• Norwegian, European low cost.


    Europe's best low-cost airline is invading America, and its US rivals should be afraid.


    Norwegian, European low cost.

    Boeing 737 800 Norwegian Air.

    Norwegian Air has been named the best low-cost airline in Europe for the fourth consecutive year by the leading consumer-aviation website Skytrax.

    The airline also took home the prize for best long-haul low-cost airline in the world.

    Norwegian was presented with the awards at a ceremony on Tuesday at the 2016 Farnborough Airshow.

    "We believe that not only should air travel be affordable to all but also that low cost can still mean high quality," Norwegian CEO Bjørn Kjos said in a statement.

    "These awards give us huge momentum as we continue our ambitious expansion plans in Europe, the US, and beyond."

    Norwegian is certainly making its presence felt.

    The expansion of the company's Norwegian Air International subsidiary into the US has ruffled feathers. It's a potentially industry-changing move that US airlines and unions have vigorously opposed.

    The US airlines are objecting on the grounds that NAI could exploit foreign labor laws, but in truth they should be worried about the kind of international network the carrier is attempting to create.

    Norwegian, European low cost.

    (Norwegian Air CEO Bjørn Kjos in the cockpit of a Boeing 787.Norwegian).In April the US Department of Transportation tentatively approved the Irish — yes, Irish —airline's application to fly into the US.

    You may be wondering why an airline called "Norwegian" would be based in Ireland. That's the root of the issue.

    NAI is one of several subsidiaries operating under the Norwegian banner. Unlike the rest of the company, including Norwegian Air Shuttle, NAI is based in Dublin instead of in Norway.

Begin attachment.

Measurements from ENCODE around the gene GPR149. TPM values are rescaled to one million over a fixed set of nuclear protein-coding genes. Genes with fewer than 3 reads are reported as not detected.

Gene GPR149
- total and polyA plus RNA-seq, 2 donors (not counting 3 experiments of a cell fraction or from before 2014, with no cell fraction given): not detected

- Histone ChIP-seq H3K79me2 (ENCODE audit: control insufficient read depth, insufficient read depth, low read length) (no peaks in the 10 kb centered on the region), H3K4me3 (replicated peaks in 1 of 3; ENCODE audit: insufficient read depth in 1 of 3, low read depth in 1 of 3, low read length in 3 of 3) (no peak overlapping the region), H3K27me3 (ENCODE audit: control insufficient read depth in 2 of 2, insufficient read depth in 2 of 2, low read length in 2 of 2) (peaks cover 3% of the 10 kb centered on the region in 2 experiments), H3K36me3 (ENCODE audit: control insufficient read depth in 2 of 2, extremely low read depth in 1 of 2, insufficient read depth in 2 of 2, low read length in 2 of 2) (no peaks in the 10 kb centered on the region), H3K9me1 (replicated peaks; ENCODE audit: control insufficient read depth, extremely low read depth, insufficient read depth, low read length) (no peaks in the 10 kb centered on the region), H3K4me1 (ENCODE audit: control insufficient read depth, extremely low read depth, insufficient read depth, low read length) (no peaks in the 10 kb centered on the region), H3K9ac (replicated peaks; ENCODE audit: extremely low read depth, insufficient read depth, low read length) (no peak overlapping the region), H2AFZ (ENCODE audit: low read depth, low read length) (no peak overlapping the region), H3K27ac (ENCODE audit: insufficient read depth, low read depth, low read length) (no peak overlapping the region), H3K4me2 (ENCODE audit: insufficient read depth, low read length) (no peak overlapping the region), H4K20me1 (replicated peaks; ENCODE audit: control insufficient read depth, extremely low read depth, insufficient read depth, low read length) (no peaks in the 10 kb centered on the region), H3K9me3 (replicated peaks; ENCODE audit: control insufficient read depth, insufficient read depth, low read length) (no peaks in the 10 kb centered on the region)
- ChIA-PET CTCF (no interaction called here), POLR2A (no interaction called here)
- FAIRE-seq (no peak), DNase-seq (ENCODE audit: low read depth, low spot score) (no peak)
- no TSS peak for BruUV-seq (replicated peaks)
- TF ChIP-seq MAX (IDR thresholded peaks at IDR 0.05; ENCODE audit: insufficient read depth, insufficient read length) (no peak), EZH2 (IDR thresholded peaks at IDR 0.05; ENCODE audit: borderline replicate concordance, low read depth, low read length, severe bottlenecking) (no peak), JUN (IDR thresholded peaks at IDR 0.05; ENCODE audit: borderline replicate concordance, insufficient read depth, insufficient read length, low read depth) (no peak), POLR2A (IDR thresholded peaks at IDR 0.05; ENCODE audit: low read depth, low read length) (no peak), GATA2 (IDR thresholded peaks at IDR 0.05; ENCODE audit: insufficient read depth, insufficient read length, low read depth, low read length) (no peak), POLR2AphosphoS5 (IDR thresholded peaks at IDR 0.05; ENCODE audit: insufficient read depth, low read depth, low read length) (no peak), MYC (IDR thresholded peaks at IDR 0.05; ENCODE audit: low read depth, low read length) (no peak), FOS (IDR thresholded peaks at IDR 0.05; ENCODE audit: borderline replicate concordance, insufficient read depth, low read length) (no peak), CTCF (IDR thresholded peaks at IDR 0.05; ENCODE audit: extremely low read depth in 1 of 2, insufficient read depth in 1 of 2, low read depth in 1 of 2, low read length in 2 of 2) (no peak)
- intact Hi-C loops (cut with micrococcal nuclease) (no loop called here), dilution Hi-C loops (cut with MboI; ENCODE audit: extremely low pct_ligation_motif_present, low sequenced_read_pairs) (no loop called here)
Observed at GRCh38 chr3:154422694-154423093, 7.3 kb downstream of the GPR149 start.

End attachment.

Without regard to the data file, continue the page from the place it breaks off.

This, critics say, allows NAI to take advantage of Ireland's employment laws, which are significantly less stringent than Norway's. As a result, they say, NAI could hire lower-cost pilots and crew members from Asia to fly transatlantic routes. (The company says its current service to the US is operated by NAS with Europe-based crews.)

    AFL-CIO Transportation president Edward Wytkind referred to the DOT's decision as one to "green-light this low-road air carrier whose operating plan will destroy fair competition and extinguish middle-class airline jobs here and in Europe."

    But NAI says none of its Asia-based crews will operate flights into and out of the US. Further, the pay differential between the airline's Asia- and Europe-based pilots is roughly 1%, Norwegian Air spokesman Anders Lindstrom told Business Insider.

    And all this complaining about NAI is happening even though it is tiny, with a fleet of just 10 Boeing 787 Dreamliners. The major US airlines and their European alliance partners have more than 1,000 wide-body long-haul jets at their disposal and are responsible for more than 80% of the traffic across the Atlantic.


    Here's why Norwegian is scary.

    Here's the real problem for US airlines: Norwegian is going to expand rapidly and in a way that eats at the foundation of the hub-based system that major US airlines depend on for survival.
    How? By offering direct flights to smaller cities in the US from underserved cities in Northern Europe.

    Norwegian, European low cost.

    Norwegian Air flight attendant cabin crew".

    In practice, this means passengers in Hartford, Connecticut, or Providence, Rhode Island, no longer have to fly to Boston or New York for an international trip. Instead, for a far lower cost than a US carrier, they might fly NAI to Oslo, Norway; Stockholm; or Hamburg, Germany. Later this year, Norwegian is launching service to Paris from New York, Los Angeles, and Fort Lauderdale.



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